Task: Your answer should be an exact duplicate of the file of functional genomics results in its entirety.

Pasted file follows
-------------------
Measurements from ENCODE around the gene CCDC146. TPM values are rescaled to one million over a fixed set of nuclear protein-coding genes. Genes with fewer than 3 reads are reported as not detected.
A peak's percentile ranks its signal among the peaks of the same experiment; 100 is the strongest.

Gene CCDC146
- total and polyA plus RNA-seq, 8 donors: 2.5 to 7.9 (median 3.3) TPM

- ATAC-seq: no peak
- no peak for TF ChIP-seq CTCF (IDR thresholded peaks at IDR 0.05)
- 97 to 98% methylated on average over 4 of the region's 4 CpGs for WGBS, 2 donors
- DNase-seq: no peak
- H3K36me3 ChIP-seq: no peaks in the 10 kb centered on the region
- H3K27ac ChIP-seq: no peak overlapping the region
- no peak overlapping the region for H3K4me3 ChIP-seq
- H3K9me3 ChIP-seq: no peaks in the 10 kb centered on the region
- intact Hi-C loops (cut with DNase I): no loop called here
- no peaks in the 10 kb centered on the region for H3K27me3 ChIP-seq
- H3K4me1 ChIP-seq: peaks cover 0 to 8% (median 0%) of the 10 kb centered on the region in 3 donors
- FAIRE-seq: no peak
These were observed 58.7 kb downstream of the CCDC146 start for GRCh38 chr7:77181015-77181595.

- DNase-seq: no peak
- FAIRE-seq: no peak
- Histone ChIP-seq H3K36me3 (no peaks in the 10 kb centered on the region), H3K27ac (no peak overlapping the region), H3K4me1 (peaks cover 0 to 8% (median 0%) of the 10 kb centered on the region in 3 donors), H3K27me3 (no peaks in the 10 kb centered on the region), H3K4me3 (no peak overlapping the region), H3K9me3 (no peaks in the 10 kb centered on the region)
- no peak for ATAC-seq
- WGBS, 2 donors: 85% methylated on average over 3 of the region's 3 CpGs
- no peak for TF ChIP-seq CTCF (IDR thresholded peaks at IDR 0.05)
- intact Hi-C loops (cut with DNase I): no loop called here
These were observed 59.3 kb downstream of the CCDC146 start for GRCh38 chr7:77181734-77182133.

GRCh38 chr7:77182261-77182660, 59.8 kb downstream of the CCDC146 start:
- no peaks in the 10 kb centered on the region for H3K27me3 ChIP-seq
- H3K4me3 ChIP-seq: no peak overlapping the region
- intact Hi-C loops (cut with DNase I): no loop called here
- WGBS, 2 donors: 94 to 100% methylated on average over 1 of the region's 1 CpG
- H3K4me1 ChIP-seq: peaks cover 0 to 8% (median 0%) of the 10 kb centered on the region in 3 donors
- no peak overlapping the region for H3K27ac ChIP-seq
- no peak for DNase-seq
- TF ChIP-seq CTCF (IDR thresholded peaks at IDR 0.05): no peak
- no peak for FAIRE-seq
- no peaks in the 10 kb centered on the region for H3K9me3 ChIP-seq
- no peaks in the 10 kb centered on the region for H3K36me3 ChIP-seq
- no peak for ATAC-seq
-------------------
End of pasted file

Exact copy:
Measurements from ENCODE around the gene CCDC146. TPM values are rescaled to one million over a fixed set of nuclear protein-coding genes. Genes with fewer than 3 reads are reported as not detected.
A peak's percentile ranks its signal among the peaks of the same experiment; 100 is the strongest.

Gene CCDC146
- total and polyA plus RNA-seq, 8 donors: 2.5 to 7.9 (median 3.3) TPM

- ATAC-seq: no peak
- no peak for TF ChIP-seq CTCF (IDR thresholded peaks at IDR 0.05)
- 97 to 98% methylated on average over 4 of the region's 4 CpGs for WGBS, 2 donors
- DNase-seq: no peak
- H3K36me3 ChIP-seq: no peaks in the 10 kb centered on the region
- H3K27ac ChIP-seq: no peak overlapping the region
- no peak overlapping the region for H3K4me3 ChIP-seq
- H3K9me3 ChIP-seq: no peaks in the 10 kb centered on the region
- intact Hi-C loops (cut with DNase I): no loop called here
- no peaks in the 10 kb centered on the region for H3K27me3 ChIP-seq
- H3K4me1 ChIP-seq: peaks cover 0 to 8% (median 0%) of the 10 kb centered on the region in 3 donors
- FAIRE-seq: no peak
These were observed 58.7 kb downstream of the CCDC146 start for GRCh38 chr7:77181015-77181595.

- DNase-seq: no peak
- FAIRE-seq: no peak
- Histone ChIP-seq H3K36me3 (no peaks in the 10 kb centered on the region), H3K27ac (no peak overlapping the region), H3K4me1 (peaks cover 0 to 8% (median 0%) of the 10 kb centered on the region in 3 donors), H3K27me3 (no peaks in the 10 kb centered on the region), H3K4me3 (no peak overlapping the region), H3K9me3 (no peaks in the 10 kb centered on the region)
- no peak for ATAC-seq
- WGBS, 2 donors: 85% methylated on average over 3 of the region's 3 CpGs
- no peak for TF ChIP-seq CTCF (IDR thresholded peaks at IDR 0.05)
- intact Hi-C loops (cut with DNase I): no loop called here
These were observed 59.3 kb downstream of the CCDC146 start for GRCh38 chr7:77181734-77182133.

GRCh38 chr7:77182261-77182660, 59.8 kb downstream of the CCDC146 start:
- no peaks in the 10 kb centered on the region for H3K27me3 ChIP-seq
- H3K4me3 ChIP-seq: no peak overlapping the region
- intact Hi-C loops (cut with DNase I): no loop called here
- WGBS, 2 donors: 94 to 100% methylated on average over 1 of the region's 1 CpG
- H3K4me1 ChIP-seq: peaks cover 0 to 8% (median 0%) of the 10 kb centered on the region in 3 donors
- no peak overlapping the region for H3K27ac ChIP-seq
- no peak for DNase-seq
- TF ChIP-seq CTCF (IDR thresholded peaks at IDR 0.05): no peak
- no peak for FAIRE-seq
- no peaks in the 10 kb centered on the region for H3K9me3 ChIP-seq
- no peaks in the 10 kb centered on the region for H3K36me3 ChIP-seq
- no peak for ATAC-seq